What is human nature? Are we basically good, evil, or a little of both? Philosophers have debated this throughout the ages, but today science delivers some definitive news. Humans are naturally altruistic.
In Germany at the Max Planck Institute for Evolutionary Anthropology, a window has been opened into human behavior. Experiments involving prelinguistic and just post-linguistic children as young as 18 months showed the toddlers to be freely and voluntarily helpful in situations where the experimenter feigned a need for help.
The situations, designed by scientists Felix Warneken and Michael Tomasello, at the Department of Developmental and Comparative Psychology, included reaching for objects that were beyond their grasp, trying to place objects in a closed cabinet while “forgetting” to open the door, or being “unable” to stack books. In each case, the infant present observed the situation and came to the aid of the experimenter, even though the scientist was a stranger and no reward was offered. Significantly, the infant often showed pleasure at having had the ability to help.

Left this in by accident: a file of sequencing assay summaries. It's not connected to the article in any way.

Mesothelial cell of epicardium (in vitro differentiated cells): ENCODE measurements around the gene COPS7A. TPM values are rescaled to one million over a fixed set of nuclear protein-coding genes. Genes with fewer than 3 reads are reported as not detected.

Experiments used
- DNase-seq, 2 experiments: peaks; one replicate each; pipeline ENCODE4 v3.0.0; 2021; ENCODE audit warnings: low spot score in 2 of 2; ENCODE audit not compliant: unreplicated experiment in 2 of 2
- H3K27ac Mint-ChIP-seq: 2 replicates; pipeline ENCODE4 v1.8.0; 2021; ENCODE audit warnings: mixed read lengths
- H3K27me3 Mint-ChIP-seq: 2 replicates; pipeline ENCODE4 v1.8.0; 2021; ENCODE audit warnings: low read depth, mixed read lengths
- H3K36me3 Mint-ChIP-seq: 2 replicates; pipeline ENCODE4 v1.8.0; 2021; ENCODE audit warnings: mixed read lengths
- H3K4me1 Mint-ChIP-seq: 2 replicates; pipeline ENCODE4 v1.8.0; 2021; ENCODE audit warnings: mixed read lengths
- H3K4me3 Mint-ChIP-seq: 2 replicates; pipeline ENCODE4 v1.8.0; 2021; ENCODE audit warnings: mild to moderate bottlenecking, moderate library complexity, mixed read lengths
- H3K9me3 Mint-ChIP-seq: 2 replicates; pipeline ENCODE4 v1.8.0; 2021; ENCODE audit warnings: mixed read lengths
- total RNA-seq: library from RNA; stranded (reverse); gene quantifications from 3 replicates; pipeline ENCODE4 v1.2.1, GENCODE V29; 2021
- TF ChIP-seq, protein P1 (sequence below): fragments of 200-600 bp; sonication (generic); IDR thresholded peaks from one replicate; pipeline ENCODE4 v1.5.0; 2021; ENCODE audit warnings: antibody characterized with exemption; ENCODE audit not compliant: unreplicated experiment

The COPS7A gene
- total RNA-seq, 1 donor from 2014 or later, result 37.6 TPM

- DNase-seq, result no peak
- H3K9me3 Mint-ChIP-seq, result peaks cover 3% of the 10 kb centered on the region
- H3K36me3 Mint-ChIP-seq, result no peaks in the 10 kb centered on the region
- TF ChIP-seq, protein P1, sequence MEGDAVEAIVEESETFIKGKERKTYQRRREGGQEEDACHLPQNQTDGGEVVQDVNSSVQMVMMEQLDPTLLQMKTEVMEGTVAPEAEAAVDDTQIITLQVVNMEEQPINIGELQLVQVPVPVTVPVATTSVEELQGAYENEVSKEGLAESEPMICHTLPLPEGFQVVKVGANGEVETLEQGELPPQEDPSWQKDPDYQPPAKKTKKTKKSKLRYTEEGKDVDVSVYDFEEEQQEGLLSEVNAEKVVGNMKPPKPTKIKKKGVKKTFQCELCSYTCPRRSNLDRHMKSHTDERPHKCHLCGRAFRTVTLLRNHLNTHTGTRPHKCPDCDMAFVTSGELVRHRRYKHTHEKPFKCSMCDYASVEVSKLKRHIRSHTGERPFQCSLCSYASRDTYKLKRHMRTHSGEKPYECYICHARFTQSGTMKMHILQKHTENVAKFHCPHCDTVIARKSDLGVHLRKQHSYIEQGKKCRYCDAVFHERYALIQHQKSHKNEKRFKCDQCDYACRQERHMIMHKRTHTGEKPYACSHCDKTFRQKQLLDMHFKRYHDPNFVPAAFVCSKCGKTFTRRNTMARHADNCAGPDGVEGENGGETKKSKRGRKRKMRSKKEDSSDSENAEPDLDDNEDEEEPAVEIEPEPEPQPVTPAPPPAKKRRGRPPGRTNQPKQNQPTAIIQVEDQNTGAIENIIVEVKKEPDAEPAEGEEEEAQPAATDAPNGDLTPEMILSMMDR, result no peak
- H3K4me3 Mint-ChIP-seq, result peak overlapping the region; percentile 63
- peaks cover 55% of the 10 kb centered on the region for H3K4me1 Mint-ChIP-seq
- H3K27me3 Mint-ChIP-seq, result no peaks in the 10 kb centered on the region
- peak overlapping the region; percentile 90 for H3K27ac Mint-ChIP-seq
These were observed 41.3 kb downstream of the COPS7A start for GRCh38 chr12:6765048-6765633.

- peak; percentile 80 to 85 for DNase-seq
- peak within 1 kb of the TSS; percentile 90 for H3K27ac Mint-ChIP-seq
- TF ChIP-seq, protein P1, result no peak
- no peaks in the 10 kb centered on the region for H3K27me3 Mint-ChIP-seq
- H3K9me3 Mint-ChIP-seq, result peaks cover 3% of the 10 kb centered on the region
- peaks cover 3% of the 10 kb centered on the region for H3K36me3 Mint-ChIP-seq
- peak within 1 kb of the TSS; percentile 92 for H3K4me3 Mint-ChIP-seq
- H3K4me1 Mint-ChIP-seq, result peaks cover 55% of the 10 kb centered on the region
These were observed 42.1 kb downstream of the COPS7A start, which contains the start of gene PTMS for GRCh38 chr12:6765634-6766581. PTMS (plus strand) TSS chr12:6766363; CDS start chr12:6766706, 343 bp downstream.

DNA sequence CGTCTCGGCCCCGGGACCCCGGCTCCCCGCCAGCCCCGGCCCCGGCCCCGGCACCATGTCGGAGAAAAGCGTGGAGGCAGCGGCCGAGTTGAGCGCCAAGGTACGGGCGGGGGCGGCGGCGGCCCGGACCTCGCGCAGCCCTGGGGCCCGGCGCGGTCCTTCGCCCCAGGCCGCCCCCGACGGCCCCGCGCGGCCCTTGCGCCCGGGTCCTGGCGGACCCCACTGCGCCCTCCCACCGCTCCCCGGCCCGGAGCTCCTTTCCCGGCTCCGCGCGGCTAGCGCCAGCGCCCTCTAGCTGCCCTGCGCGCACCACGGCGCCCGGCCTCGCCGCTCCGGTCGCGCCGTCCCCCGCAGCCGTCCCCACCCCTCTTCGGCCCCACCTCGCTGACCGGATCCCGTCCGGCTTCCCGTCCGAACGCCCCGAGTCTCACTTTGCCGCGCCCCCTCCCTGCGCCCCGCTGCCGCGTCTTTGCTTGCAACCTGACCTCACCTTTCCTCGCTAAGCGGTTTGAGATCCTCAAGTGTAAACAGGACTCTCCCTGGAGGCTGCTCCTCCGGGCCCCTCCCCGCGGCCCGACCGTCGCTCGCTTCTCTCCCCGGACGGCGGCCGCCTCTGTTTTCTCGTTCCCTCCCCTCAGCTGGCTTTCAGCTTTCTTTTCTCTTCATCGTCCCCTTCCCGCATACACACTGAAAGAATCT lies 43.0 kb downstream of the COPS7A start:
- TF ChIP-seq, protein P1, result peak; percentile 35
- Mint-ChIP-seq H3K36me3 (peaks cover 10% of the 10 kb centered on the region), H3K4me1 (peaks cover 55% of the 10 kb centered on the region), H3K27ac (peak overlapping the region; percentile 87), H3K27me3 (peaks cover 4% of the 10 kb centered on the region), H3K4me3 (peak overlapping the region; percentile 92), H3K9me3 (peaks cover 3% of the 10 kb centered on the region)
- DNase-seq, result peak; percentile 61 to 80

To discount the notion that this was play behavior, the scientists repeated experiments without showing a need for help. For example, when the child observed a clothespin intentionally thrown to the floor, and the scientists made no effort to pick it up, the children did not retrieve the clothespin. The children reacted only to seeing the need for help.
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We live in a society that depends upon altruism, for donations and volunteerism. Now, with this experiment, science has confirmed that humans are indeed basically a generous species. Before even being taught the reasons to do good things, we are naturally attuned to do them, for no reason at all.